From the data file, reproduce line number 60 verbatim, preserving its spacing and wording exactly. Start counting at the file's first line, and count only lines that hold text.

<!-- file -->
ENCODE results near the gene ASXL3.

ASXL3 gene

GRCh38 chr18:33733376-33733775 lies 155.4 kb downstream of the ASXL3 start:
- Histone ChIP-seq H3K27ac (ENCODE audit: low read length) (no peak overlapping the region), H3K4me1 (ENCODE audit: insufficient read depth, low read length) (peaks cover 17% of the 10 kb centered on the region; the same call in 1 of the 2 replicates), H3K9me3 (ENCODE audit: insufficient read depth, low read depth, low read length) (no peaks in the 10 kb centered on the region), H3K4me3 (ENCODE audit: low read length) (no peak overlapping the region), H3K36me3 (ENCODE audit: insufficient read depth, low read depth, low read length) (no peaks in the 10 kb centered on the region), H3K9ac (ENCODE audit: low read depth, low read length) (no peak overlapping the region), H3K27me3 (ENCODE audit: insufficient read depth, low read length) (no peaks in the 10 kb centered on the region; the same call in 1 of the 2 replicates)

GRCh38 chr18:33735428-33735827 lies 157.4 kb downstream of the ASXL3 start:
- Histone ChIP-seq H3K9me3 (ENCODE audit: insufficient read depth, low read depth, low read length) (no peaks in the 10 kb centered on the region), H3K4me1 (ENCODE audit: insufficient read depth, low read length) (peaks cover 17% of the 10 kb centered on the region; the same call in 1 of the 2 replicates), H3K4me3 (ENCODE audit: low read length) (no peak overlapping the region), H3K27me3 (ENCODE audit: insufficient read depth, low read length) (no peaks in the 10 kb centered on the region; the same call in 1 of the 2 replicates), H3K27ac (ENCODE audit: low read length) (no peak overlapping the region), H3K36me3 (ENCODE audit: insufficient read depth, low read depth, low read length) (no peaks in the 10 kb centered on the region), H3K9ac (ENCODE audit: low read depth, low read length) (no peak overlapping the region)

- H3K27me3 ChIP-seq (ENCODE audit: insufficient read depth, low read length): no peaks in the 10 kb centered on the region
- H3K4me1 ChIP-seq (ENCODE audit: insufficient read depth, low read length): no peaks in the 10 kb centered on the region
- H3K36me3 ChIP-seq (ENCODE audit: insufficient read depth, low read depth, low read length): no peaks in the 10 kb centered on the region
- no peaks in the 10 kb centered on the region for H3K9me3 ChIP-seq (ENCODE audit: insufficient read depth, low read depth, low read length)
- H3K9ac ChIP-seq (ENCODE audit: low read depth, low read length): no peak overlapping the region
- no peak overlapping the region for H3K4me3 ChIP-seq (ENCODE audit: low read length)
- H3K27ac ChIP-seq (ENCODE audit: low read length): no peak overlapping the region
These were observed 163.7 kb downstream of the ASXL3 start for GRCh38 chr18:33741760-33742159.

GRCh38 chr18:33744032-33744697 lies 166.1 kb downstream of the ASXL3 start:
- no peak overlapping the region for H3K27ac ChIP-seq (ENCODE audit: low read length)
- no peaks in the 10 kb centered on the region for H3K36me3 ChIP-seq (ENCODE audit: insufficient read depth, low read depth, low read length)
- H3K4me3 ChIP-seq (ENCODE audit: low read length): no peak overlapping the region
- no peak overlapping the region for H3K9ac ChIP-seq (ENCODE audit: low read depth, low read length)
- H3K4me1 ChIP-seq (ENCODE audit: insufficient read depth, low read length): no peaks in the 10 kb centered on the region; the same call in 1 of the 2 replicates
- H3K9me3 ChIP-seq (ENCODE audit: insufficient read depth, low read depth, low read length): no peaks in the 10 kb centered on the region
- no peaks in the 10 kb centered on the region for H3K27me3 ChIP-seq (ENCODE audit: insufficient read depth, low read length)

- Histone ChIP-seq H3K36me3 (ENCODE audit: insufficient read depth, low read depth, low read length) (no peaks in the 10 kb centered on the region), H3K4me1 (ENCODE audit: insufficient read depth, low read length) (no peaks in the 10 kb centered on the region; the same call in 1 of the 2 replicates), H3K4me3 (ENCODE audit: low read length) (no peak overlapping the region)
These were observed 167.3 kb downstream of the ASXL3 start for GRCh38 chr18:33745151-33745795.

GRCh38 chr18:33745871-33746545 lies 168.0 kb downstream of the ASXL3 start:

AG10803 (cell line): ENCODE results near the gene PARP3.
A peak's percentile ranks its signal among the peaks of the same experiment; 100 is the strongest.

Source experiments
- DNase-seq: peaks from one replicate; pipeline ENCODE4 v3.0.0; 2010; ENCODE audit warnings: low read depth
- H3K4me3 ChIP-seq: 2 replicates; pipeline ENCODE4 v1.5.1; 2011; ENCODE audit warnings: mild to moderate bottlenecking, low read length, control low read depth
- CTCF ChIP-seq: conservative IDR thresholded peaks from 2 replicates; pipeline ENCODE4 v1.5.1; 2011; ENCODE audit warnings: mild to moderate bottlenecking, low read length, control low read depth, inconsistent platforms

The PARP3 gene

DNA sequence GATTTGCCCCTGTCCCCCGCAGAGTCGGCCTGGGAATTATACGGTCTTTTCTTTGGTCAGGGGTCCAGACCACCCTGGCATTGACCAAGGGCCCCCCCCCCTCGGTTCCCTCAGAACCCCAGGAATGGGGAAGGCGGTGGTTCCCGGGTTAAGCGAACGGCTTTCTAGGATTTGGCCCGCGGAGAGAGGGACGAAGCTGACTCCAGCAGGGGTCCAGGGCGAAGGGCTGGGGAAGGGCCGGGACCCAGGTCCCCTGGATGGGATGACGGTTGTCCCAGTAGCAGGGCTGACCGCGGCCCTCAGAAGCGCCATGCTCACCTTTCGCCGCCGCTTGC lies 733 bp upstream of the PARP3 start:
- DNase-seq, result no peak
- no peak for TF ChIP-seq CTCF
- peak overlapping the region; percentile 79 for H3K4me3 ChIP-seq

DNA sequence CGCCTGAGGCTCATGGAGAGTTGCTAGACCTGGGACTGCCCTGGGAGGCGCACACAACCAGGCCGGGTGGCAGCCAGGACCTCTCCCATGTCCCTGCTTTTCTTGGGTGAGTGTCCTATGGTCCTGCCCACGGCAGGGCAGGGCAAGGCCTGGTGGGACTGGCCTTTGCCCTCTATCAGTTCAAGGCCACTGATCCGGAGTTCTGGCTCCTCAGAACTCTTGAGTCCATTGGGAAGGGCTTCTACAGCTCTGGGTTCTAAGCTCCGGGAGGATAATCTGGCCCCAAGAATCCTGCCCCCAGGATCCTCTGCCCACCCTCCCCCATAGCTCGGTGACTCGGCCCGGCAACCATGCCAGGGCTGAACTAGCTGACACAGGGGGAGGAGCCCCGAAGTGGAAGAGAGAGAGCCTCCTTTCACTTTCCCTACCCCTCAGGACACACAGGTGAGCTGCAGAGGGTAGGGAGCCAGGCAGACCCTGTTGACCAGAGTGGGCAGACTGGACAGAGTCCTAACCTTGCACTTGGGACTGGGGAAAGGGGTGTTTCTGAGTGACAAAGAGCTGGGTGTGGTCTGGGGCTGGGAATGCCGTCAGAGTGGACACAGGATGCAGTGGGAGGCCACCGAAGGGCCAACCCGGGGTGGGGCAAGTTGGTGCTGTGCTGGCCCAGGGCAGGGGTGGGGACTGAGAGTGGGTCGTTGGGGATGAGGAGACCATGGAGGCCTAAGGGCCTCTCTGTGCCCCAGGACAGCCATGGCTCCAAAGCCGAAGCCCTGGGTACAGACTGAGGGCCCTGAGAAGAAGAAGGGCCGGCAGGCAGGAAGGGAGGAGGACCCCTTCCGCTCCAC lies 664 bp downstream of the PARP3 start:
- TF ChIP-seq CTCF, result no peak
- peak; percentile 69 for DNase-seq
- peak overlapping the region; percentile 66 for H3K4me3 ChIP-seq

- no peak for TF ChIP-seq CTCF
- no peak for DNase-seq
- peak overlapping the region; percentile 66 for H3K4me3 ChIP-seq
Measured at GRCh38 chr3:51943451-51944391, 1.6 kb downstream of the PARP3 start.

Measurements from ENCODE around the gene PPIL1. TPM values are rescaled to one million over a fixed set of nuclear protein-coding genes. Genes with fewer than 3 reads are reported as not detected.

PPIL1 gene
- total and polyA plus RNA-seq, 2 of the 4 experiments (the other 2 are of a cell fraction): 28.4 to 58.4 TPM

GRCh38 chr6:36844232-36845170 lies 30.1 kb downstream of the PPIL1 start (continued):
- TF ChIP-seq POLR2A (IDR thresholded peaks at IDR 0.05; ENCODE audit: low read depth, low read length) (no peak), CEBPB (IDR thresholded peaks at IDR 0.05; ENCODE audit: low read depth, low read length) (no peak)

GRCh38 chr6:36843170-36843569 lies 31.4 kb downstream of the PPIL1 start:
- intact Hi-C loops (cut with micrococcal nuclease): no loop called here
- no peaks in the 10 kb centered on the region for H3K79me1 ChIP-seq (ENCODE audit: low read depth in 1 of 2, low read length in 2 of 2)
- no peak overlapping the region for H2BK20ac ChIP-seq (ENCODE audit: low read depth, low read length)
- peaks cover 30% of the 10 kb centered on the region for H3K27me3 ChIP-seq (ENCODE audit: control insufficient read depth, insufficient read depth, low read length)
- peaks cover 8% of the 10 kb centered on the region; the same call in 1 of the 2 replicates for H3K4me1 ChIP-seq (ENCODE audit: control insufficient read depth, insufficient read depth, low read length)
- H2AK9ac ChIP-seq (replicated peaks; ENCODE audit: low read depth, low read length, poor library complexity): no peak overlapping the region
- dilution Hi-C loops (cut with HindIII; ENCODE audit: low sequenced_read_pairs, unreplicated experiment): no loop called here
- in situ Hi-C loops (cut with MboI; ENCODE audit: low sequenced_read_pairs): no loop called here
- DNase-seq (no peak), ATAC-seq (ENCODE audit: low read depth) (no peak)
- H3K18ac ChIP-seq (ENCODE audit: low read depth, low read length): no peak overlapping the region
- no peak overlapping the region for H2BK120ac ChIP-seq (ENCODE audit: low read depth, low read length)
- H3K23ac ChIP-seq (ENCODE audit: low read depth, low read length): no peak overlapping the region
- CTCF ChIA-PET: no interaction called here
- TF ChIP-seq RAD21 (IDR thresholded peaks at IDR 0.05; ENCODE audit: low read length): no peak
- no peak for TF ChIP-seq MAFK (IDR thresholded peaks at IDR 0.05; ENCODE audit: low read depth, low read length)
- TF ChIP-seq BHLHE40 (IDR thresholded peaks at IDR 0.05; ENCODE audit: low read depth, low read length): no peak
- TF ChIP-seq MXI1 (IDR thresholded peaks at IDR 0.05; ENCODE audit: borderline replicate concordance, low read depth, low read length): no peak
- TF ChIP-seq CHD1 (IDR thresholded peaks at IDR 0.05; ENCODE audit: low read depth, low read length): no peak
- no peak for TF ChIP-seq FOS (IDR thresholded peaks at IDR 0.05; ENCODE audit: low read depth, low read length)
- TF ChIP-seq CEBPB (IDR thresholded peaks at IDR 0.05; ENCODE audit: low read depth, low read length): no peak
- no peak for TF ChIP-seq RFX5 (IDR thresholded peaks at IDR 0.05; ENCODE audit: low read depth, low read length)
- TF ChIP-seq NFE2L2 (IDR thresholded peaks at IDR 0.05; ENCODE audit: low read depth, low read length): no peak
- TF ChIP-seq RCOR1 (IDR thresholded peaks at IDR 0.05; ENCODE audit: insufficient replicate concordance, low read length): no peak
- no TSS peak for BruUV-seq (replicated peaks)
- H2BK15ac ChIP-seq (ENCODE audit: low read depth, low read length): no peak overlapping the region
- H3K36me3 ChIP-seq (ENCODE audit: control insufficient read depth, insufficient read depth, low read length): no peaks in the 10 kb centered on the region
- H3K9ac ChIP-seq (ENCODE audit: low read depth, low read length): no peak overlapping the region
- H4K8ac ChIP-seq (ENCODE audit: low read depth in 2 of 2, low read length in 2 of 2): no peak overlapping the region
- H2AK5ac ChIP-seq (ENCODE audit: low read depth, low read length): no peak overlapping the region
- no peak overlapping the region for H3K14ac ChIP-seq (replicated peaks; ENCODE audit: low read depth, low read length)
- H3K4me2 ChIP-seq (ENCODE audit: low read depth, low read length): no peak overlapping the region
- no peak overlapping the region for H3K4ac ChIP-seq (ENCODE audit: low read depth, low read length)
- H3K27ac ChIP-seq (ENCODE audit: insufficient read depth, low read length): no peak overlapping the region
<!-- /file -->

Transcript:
- H3K18ac ChIP-seq (ENCODE audit: low read depth, low read length): no peak overlapping the region